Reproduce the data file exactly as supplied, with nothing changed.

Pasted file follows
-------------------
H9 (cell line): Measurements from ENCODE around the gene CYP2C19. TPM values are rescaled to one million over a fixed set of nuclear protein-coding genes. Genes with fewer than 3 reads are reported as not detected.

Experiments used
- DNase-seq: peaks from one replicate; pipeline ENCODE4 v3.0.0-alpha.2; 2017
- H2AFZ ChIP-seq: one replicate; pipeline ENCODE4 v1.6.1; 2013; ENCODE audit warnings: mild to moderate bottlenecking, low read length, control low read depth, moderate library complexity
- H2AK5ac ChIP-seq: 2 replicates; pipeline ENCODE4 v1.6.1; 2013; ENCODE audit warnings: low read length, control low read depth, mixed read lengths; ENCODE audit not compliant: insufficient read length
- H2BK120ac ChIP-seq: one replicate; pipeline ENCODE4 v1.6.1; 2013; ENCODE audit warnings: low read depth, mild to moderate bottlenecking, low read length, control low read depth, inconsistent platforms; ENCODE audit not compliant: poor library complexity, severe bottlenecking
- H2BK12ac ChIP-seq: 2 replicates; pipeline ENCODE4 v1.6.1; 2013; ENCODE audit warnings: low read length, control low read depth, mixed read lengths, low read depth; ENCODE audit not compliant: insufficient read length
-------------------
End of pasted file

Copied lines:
H9 (cell line): Measurements from ENCODE around the gene CYP2C19. TPM values are rescaled to one million over a fixed set of nuclear protein-coding genes. Genes with fewer than 3 reads are reported as not detected.

Experiments used
- DNase-seq: peaks from one replicate; pipeline ENCODE4 v3.0.0-alpha.2; 2017
- H2AFZ ChIP-seq: one replicate; pipeline ENCODE4 v1.6.1; 2013; ENCODE audit warnings: mild to moderate bottlenecking, low read length, control low read depth, moderate library complexity
- H2AK5ac ChIP-seq: 2 replicates; pipeline ENCODE4 v1.6.1; 2013; ENCODE audit warnings: low read length, control low read depth, mixed read lengths; ENCODE audit not compliant: insufficient read length
- H2BK120ac ChIP-seq: one replicate; pipeline ENCODE4 v1.6.1; 2013; ENCODE audit warnings: low read depth, mild to moderate bottlenecking, low read length, control low read depth, inconsistent platforms; ENCODE audit not compliant: poor library complexity, severe bottlenecking
- H2BK12ac ChIP-seq: 2 replicates; pipeline ENCODE4 v1.6.1; 2013; ENCODE audit warnings: low read length, control low read depth, mixed read lengths, low read depth; ENCODE audit not compliant: insufficient read length